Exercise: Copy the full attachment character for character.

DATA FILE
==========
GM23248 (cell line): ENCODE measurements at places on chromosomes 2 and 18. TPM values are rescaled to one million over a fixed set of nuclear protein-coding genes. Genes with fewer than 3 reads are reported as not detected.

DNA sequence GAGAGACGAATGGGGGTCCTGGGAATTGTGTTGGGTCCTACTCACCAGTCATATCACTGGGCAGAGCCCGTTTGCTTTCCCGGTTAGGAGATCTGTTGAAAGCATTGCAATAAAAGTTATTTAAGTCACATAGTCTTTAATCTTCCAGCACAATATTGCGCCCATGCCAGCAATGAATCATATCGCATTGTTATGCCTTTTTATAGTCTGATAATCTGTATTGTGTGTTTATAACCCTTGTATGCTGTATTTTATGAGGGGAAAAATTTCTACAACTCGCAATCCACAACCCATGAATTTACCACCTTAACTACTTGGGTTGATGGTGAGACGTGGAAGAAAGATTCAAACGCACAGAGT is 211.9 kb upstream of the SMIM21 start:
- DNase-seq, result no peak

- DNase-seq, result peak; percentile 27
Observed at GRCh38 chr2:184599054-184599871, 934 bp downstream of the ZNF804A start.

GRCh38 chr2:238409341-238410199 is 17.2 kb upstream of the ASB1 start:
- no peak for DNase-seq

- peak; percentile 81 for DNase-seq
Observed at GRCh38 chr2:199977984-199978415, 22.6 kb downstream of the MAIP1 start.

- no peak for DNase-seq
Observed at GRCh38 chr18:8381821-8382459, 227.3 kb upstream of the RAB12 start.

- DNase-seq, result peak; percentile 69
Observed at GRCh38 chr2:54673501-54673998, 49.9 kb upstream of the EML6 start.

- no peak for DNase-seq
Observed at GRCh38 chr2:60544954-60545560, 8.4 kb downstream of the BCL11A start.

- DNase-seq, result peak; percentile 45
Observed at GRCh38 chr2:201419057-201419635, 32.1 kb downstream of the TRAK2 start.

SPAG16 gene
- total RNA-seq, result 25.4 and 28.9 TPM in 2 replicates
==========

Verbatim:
GM23248 (cell line): ENCODE measurements at places on chromosomes 2 and 18. TPM values are rescaled to one million over a fixed set of nuclear protein-coding genes. Genes with fewer than 3 reads are reported as not detected.

DNA sequence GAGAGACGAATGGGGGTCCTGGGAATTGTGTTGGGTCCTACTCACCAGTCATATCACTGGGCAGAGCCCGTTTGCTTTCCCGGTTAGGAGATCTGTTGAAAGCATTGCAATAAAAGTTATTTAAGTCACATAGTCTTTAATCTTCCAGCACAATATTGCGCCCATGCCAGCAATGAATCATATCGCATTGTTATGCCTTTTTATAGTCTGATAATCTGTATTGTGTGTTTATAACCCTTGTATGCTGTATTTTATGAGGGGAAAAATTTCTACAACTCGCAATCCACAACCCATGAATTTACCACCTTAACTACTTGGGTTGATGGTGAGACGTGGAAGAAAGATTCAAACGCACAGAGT is 211.9 kb upstream of the SMIM21 start:
- DNase-seq, result no peak

- DNase-seq, result peak; percentile 27
Observed at GRCh38 chr2:184599054-184599871, 934 bp downstream of the ZNF804A start.

GRCh38 chr2:238409341-238410199 is 17.2 kb upstream of the ASB1 start:
- no peak for DNase-seq

- peak; percentile 81 for DNase-seq
Observed at GRCh38 chr2:199977984-199978415, 22.6 kb downstream of the MAIP1 start.

- no peak for DNase-seq
Observed at GRCh38 chr18:8381821-8382459, 227.3 kb upstream of the RAB12 start.

- DNase-seq, result peak; percentile 69
Observed at GRCh38 chr2:54673501-54673998, 49.9 kb upstream of the EML6 start.

- no peak for DNase-seq
Observed at GRCh38 chr2:60544954-60545560, 8.4 kb downstream of the BCL11A start.

- DNase-seq, result peak; percentile 45
Observed at GRCh38 chr2:201419057-201419635, 32.1 kb downstream of the TRAK2 start.

SPAG16 gene
- total RNA-seq, result 25.4 and 28.9 TPM in 2 replicates